Despite these examples of inmate rebellion against aspects of the penal regime, overt rejection of the discipline was the least common form of prisoner response to confinement. The evidence from New Zealand and elsewhere suggests that the overwhelming response of both female and male prisoners to their detention was compliance, adaptation and adjustment to the regime.(41) The highly routinized nature of the institutional environment left little to chance, and ensured minimal variation in the pattern. The journals of matrons and gaolers from New Zealand institutions create a mundane impression of prison life, in which one day's events appear much the same as those of the preceding day. Occasionally, accounts of inmate opposition punctuate the records. These were usually reported in considerable detail, emphasizing the infrequency of the occurrences. Prison officers frequently commented about the extent of the good behavior among inmates. One officer noted that "prisoners can invariably see that good conduct carries certain privileges, and only a few 'kick over the traces' occasionally; most of them recognize that strict discipline is necessary, and nearly all conform cheerfully to it."(42) Another believed that there would inevitably be an amount of unrest because of the "small section of malcontents who occasionally set authority at defiance."(43) For most of the time, the majority of prisoners served their sentences adhering to the discipline, or at least not overtly challenging it.

It appears that the prison authorities did not expect women inmates to rebel against their confinement, as few women's divisions had special facilities for women undergoing punishment for prison offences. The Auckland gaol, and later the Wellington prison and Addington women's prison were the only prisons to provide specific solitary confinement or padded cells for fractious women, but these were always added well after the establishment of the institution itself. Those gaols without the necessary arrangements had to adopt a makeshift policy, employing cells in male divisions, or simply confining the troublesome individual in an ordinary cell adjacent to the other inmates in the female wing. For instance Ellen Hart, alias Annie Taylor, passed her term of solitary confinement in a cell next to the other women, as the Wanganui gaol had no special arrangement for unruly women. Hart occupied her time threatening and terrifying her neighbors until, in the gaoler's view, they all lived in mortal fear of her.(44)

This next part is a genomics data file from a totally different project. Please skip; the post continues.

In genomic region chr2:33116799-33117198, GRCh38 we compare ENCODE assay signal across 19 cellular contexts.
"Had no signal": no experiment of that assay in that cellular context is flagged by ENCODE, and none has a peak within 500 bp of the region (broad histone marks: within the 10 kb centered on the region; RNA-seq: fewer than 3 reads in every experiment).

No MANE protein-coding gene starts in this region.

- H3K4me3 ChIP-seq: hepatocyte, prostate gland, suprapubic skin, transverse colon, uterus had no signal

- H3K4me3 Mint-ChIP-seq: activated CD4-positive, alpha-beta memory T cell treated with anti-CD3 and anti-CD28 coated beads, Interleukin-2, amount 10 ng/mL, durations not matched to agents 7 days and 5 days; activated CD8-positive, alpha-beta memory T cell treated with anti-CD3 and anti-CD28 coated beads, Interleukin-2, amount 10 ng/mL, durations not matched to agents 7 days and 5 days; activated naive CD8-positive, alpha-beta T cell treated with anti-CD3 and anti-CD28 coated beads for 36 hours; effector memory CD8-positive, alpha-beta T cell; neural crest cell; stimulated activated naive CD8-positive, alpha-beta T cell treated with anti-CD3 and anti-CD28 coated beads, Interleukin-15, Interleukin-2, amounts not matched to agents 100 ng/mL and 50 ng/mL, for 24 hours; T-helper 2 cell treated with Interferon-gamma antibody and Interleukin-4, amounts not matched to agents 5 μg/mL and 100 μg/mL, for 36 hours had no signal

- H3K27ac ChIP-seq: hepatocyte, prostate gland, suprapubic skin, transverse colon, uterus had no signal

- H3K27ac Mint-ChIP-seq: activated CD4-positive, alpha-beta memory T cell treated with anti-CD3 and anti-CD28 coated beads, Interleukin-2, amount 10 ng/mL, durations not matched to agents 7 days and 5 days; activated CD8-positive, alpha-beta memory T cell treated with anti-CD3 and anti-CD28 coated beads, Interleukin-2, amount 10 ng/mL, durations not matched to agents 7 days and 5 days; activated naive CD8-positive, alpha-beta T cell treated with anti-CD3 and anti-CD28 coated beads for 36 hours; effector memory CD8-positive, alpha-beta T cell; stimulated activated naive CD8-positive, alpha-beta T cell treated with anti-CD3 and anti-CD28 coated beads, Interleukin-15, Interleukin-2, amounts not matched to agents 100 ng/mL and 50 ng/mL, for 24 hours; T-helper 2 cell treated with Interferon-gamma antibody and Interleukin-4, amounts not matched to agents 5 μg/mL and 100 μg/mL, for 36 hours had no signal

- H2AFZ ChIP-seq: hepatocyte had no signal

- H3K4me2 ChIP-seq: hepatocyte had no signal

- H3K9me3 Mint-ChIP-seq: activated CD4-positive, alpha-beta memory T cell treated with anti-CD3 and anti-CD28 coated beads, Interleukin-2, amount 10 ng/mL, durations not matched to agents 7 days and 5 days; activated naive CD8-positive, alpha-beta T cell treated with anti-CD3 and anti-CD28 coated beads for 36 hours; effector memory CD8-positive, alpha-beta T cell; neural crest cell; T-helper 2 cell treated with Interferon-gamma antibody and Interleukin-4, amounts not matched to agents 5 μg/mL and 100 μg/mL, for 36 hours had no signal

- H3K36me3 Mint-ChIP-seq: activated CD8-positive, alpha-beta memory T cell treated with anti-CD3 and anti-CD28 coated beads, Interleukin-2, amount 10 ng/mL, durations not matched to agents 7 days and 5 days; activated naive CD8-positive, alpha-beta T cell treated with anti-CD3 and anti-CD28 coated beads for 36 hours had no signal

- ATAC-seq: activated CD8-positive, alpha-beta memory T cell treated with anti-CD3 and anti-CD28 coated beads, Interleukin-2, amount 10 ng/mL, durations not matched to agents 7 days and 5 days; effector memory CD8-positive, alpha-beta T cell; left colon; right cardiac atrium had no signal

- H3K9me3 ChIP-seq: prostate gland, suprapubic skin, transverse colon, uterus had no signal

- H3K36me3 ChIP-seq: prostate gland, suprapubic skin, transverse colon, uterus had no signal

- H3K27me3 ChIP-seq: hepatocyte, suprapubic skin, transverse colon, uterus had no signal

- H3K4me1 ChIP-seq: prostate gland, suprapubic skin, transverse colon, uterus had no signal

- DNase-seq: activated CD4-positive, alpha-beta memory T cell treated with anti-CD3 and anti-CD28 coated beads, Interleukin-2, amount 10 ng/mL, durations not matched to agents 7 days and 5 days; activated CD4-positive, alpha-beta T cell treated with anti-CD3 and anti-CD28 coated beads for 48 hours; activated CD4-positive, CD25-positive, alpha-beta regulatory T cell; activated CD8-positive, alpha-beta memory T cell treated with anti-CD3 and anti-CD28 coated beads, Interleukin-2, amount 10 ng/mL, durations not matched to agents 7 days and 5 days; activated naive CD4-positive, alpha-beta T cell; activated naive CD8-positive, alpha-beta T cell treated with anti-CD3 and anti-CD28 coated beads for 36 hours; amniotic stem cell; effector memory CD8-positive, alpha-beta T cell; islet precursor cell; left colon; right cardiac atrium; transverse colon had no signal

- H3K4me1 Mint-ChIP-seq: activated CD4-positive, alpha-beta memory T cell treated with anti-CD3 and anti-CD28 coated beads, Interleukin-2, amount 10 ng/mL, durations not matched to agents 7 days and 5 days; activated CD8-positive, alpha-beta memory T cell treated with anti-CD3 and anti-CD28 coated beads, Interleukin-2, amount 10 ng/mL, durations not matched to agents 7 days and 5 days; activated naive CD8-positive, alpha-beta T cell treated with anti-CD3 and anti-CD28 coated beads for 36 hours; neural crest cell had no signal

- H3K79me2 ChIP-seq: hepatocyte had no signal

Some studies, however, have emphasized the disciplinary problems among women prisoners, suggesting that not only were women disorderly inmates, but that they caused more problems than imprisoned men, or were punished more frequently than men. Ann Smith has commented on the disciplinary problems in women's divisions in English prisons, particularly after the suspension of transportation to Australia in 1853.(45) Sean McConville expands this point to argue that during the nineteenth century "female convicts were a source of well-nigh intractable disciplinary problems", and were possibly more troublesome than men.(46) Dobash, Dobash and Gutteridge claim that while women exhibited a "general outward compliance" with the penal regimes, particularly in the early part of the nineteenth century, there were also "persistent resistances" to the discipline.(47)

The New Zealand evidence suggests a different pattern. From a total gaol population which fluctuated between approximately 3,500 and 5,000 total admittals annually between 1880 and 1920, there were usually fewer than 300 punishments recorded each year for breaches of the prison regulations. Most of the recipients of the punishments were men. For all but six of the 40 years examined, women committed less than 10% of the total number of breaches of penal discipline, and usually less than 5%. Even in those years when women did account for more than 10% of prison offences, they never formed more than 14% of the total. The level was always well below women's representation in the total prison population, which ranged between 20% and 6% of inmates.(48)